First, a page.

4 The Catalyst November 16, 1994 "VETERAN'S DAY" CONTINUED FROM PAGE 1 limited in two ways. First of all it denie the view that a war to accomplish good aims i possible, that it may be a good and moral thing to become a soldier, ri k death, and even kill, for some cau es. I'm not sure that I sub cribe to that view, but I am also not going to reject it and those who believe it as absolutely wrong I would rather imply honor the memory of those veteran who believed that what they did was necessary and ju t, and the acrifices they made. The second, and for me more personal reason I disagree with the "Why should I care?'' view, is that it tends to be made from a certain position. Mo t New College students do not have parent who went to or died in Vietnam, our most recent and bloodie t war. Thi for the simple reason that mo t C student come from parents who were college students, or educators, or otherwise exempt from the draft. They have few personalties with veterans, and many have not heard first hand account of the horror of Vietnam or other wars. A college student were the draft to be reinstated, C student would be exempt, and mo t of us are headed for further education or other exempt status. A a predominantly white and middle class school, we do not have the economic impetu to enli t, and we would be immune to the promi e of pen ion training, and the GI bill. We have a history of di trust of government to help us see through empty promises and propaganda In short, we arc in a po ition to make a moral choice not available to most of the country, and we will probably never be forced to make such a choice. To give orne idea of what I am talking about, I'll tell you about my father. He moved to this country a few years before Vietnam. There is a little known part of the draft law that forces resident noncitizens to enli tor face deportation, but that is not the only reason my father enlisted. He had moved here from Britain and was filled with the kind of patriotism found only in immigrants to this country. Not mindless God and country flag -following, but an honest gratitude towards the US for providing them with things not present in their first country, be it more freedom or more opportunity or simply a new tart. The majority of veterans, like my father, served for simple reasons. They had to, because of the draft, or for eco nomic rea ons, or for the opportunities it gave. The wanted to give something for their country. They wanted to see other land Few joined with the intention of killing, or (more accurately) as with my father and the majority of Vet to hang around and be shot at without being able tore pond. Few under tood the real reasons for the war, and none fore aw the hell that Vietnam was to become. They may have been deluding them elves to think that the war had to do with anything other than killing and dying, but they had help in that delu ion from the military and the government. There were no more fervent antiwar demonstrators than tho c who had been in Vietnam. There are no more genuine pacifists than those who have een war and experienced it themselves. My father came out of the war hating it and all war a did many of hi friends those that came back. I want those who ay that war is the fault of those who went to war to come with me to Washington DC. to the Vietnam Veterans Memorial, and to look around at the faces. That one, the man in tears, who is crouching to put a note beside the wall under the name of his dead friend, are you willing to tell him that the war was hi fault? Are you willing to look at that name, the name of a boy who died in agony in a swamp far from home, and tell him that it was his fault that the boy died, and the boy next to him, and the boy next to him ... ? Arc you willing to tell me that the war and all the killing was my father's fault? I am a pacifist. I think that the Vietnam war should never have been allowed to happen. I do not think I would have gone, but will probably never have to make that choice-and if I did it would be a choice, which is more than was given to many who went to Vietnam On Veterans Day I will not celebrate. I will not forget, either. I will honor those who died and those who lived and went to war and I will fight like hell to prevent any future wars so that I and tho e around me will never have to make that choice. 3913 Brown Avenue Sarasota, Fl 34231 Voice/Fax (813) 365-3658 Monday through Saturday 9 a.m.5 p.m. Closed Sunday 10% DISCOUNT OFF PURCHASE WITH STUDENT l.D.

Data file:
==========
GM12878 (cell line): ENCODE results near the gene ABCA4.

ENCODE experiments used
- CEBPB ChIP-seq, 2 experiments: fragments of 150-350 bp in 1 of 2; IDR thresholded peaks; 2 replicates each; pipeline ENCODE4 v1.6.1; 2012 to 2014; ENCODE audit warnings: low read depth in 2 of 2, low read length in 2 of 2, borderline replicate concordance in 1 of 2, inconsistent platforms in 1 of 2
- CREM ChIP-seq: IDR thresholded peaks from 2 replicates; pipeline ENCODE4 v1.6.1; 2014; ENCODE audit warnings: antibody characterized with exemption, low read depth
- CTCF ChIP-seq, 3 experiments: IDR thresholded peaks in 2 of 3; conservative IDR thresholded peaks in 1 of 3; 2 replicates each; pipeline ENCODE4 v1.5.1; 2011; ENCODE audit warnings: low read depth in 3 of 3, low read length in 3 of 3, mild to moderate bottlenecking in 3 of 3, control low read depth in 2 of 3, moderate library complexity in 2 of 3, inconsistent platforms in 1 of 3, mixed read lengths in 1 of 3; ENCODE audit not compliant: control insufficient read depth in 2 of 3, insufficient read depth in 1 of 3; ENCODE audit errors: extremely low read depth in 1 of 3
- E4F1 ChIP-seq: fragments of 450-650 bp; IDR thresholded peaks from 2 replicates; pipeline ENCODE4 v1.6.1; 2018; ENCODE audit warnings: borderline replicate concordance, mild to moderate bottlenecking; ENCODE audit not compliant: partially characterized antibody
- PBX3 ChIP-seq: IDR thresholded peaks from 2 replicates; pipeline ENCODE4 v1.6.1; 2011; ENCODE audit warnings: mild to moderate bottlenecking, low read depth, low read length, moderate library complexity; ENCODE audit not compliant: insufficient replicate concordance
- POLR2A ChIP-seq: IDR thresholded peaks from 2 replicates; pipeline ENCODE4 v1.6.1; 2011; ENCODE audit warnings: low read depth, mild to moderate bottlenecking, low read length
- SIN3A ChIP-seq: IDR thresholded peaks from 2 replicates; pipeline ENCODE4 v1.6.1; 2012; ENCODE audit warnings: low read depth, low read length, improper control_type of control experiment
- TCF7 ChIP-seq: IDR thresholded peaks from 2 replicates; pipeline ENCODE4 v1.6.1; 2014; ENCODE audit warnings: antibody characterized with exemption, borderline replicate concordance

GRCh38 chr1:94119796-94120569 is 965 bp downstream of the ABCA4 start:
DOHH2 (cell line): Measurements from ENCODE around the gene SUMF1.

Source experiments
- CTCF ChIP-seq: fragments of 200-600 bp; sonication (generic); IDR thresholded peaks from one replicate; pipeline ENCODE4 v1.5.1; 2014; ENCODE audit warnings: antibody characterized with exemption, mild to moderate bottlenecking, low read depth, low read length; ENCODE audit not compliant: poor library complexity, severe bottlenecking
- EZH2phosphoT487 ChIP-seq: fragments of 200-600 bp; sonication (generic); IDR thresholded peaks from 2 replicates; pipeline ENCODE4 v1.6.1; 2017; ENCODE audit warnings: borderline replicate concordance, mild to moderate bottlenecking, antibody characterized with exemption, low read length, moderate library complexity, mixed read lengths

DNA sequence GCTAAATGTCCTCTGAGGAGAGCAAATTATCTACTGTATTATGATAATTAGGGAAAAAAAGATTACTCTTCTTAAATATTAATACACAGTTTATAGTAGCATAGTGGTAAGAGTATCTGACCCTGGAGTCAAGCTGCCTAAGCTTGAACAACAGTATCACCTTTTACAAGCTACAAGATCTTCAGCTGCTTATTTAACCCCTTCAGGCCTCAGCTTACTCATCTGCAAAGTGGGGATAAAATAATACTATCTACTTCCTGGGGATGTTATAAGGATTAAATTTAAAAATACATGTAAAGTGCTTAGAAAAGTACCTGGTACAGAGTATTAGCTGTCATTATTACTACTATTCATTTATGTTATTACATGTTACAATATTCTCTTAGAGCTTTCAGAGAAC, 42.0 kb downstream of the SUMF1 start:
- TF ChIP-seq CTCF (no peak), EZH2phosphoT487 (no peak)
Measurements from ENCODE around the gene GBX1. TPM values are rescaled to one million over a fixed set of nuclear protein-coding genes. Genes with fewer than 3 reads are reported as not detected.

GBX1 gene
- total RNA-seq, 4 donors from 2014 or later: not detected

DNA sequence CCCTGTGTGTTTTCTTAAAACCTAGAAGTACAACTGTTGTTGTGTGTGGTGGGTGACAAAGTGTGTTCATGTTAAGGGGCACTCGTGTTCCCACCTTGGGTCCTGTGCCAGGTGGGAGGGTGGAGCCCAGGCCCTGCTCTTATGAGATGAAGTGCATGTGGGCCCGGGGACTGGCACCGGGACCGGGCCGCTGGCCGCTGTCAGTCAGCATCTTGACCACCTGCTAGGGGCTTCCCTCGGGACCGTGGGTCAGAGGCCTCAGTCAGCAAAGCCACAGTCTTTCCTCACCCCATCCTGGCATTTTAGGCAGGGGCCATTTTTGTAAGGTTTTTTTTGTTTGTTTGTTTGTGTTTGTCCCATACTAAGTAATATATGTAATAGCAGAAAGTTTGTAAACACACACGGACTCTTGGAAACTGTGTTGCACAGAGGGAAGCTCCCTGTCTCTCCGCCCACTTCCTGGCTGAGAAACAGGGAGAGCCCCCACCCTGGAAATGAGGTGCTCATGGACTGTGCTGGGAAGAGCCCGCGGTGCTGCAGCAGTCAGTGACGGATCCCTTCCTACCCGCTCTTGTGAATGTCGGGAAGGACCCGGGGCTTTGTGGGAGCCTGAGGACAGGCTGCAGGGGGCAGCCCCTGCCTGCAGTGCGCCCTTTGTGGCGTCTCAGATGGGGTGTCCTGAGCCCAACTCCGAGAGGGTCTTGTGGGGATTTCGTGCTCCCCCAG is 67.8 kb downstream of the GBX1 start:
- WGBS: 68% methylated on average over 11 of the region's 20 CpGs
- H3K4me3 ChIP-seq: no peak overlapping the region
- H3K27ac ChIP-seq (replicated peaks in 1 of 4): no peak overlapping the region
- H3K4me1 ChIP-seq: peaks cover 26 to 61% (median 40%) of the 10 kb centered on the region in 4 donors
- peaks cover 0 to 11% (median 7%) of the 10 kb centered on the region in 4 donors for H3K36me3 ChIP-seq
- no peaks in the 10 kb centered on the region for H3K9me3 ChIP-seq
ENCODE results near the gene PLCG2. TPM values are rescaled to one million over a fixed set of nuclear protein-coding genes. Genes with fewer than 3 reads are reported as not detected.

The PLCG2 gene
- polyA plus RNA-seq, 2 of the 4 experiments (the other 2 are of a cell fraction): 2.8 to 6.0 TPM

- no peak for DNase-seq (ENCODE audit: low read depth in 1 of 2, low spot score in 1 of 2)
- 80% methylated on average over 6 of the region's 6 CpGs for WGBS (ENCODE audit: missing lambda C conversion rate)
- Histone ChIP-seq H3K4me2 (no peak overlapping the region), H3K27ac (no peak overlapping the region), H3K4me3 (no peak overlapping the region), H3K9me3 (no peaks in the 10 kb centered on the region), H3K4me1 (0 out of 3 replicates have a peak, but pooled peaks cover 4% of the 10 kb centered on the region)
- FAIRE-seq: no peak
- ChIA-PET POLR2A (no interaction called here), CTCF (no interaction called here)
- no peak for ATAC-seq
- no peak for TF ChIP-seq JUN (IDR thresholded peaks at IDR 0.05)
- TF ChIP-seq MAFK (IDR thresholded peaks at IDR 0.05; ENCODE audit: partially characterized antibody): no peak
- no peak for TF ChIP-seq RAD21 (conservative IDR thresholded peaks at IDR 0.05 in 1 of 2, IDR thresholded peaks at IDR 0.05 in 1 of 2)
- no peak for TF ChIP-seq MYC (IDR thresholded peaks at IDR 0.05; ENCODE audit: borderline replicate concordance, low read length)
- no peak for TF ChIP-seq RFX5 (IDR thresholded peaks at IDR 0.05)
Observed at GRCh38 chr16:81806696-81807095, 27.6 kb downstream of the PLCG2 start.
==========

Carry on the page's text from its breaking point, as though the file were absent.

The Catalyst November 16, 1994 5 SON OF JEB Graham Here's one from the Vicious Slander Division of the Hit Them While They're Down Department: Most NC tudents know a little about Jeb Bush, that homo neandrethalis of a Texas tycoon who so recently turned his greedy, mealy-faced gaze upon our fine state. At the very least, we all know Bush lost the gubernatorial race to Lawton "He Coon" Chiles. Fact is, Jeb Bush is nothing more to most of u than a man who sucked down one too many trips of beef jerky; to most of us, he's Mr. Evil and nothing more. What we often fail to realize, however, is that Jeb Bush is in many ways, just a man; a man with wants, needs, and desires; a man with a family. New College students Cristina Steele and Tal Greenberg have a very special perspective on ol' Jeb. They knew his son. Cri tina went to Gulliver Prep school with George Bush the Younger. "George was kinda strange", said Cristina. According to Cristina, George "was very conservative. He was quiet unless provoked at which point he stopped at no end to prove you were the dumbest person on the face of the planet." George didn't say much most of the time. He just at around observing people haughtily while his secret service agents lurked in the hallways. George was apparently aVe uvian sort of fellow, timid until the conver ation turned political, at which point he popped like a shaken soda can, like the time during one class in which an incorrect opinion on the abortion issue sparked a half hour harangue. Tal first met George during an extemporaneous speaking competition last year. Tal, urn, concurred with most of Cristina's observations. "He kind of has this stupor to him, this slumping over ... Just to make matters worse for the G-meister, his secret service agents were much more popular than he was. "They were cool;" said Cristina. "they were neat." George had four agents, two of which were following him at any given time. At first they were quite conspicuous. Like any good secret service agents, George's felt compelled to wear dark sunglasses and those stupid little ear transmitters at all times. Their initial efforts to blend in with the students were not terribly successful. One agent, known only as "Bob" made a habit of showing up at school in "white lacks with an extremely loud shirt." Eventually, Bob began to catch on that he wa a httle behind the times. He started wearing jeans and polo shirts. Agents Bob and Rich were the coolest of the spooks, once they loosened up of course. They played volleyball with George's classmates, helped students superglue pennies into doorlocks, and at one point assisted in the release of horde quantities of crickets and cockroaches. An "anonymous" tipper turned them in. "Everyone knew it was George", aid Cristina. Jeez, what kind of a kid would turn in his own secret service agents? Try imagining a couple of federal agents in dark glasses, their guns just barely peaking out from under their jackets, staring sheepishly at their feet while beaky high chool principal chews their cud? Kinda makes you wonder, doesn't it? Ala young George's agents fell into the background last year. George meandered through his senior year of high school, graduated and moved on to some chool in Texas. Hi legacy however, lives on. "George was just kind of there", said Cri tina. "I liked his hair," said Tal. "He had good hair." What more can you ask from in an almost-governor's He had a crew cut, though. I liked that. Remember that guy on son? Frasier, Frasier's brother, he was like that." "I saw his name on the list and made a Bush joke [without realizing he was the Bush]. It turned out he was George Bush III." "I beat him. We were in a round together. I beat him in the quarterfinals." "He didn't really have any views on anything. He was a hred of a human being; just a hodgepodge of political non entities. I kind of felt sorry for him. He had this look like he was continually picked upon." "He didn't smell, though. That was good." DON' T WAIT TO MAKE HOLIDAY AIRLINE RESERVATIONS! ... WE ALWAYS SEARCH FOR THE BEST PRICES! LOWEST FARES ARE THE EARLIEST BOOKED IN TODAY'S MARKET *** WALKING DISTANCE FROM CAMPUS *** 5131 N TAMIAMI TRAIL Travel Center I':JCC9'"7JD7 rFuusERVIcETRAVELAGENCY \J\J\..r I I